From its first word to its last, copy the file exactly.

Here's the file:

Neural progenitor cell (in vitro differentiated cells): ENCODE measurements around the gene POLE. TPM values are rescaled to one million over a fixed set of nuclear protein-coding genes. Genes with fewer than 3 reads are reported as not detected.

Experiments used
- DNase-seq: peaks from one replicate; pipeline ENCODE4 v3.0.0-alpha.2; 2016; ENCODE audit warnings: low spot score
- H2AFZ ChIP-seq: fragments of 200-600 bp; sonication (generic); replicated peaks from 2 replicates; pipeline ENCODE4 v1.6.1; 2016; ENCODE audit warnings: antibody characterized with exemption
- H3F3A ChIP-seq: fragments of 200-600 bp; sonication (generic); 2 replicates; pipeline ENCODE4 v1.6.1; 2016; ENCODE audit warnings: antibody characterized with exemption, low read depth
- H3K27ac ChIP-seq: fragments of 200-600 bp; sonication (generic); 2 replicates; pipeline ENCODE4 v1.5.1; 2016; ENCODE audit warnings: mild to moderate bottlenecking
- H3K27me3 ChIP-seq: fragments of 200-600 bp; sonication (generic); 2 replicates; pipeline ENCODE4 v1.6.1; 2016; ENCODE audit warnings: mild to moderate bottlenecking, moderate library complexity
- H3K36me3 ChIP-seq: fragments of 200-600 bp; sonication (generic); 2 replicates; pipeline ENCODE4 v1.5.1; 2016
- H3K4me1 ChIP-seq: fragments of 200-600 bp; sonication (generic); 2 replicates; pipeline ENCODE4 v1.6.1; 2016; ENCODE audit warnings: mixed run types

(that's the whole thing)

Neural progenitor cell (in vitro differentiated cells): ENCODE measurements around the gene POLE. TPM values are rescaled to one million over a fixed set of nuclear protein-coding genes. Genes with fewer than 3 reads are reported as not detected.

Experiments used
- DNase-seq: peaks from one replicate; pipeline ENCODE4 v3.0.0-alpha.2; 2016; ENCODE audit warnings: low spot score
- H2AFZ ChIP-seq: fragments of 200-600 bp; sonication (generic); replicated peaks from 2 replicates; pipeline ENCODE4 v1.6.1; 2016; ENCODE audit warnings: antibody characterized with exemption
- H3F3A ChIP-seq: fragments of 200-600 bp; sonication (generic); 2 replicates; pipeline ENCODE4 v1.6.1; 2016; ENCODE audit warnings: antibody characterized with exemption, low read depth
- H3K27ac ChIP-seq: fragments of 200-600 bp; sonication (generic); 2 replicates; pipeline ENCODE4 v1.5.1; 2016; ENCODE audit warnings: mild to moderate bottlenecking
- H3K27me3 ChIP-seq: fragments of 200-600 bp; sonication (generic); 2 replicates; pipeline ENCODE4 v1.6.1; 2016; ENCODE audit warnings: mild to moderate bottlenecking, moderate library complexity
- H3K36me3 ChIP-seq: fragments of 200-600 bp; sonication (generic); 2 replicates; pipeline ENCODE4 v1.5.1; 2016
- H3K4me1 ChIP-seq: fragments of 200-600 bp; sonication (generic); 2 replicates; pipeline ENCODE4 v1.6.1; 2016; ENCODE audit warnings: mixed run types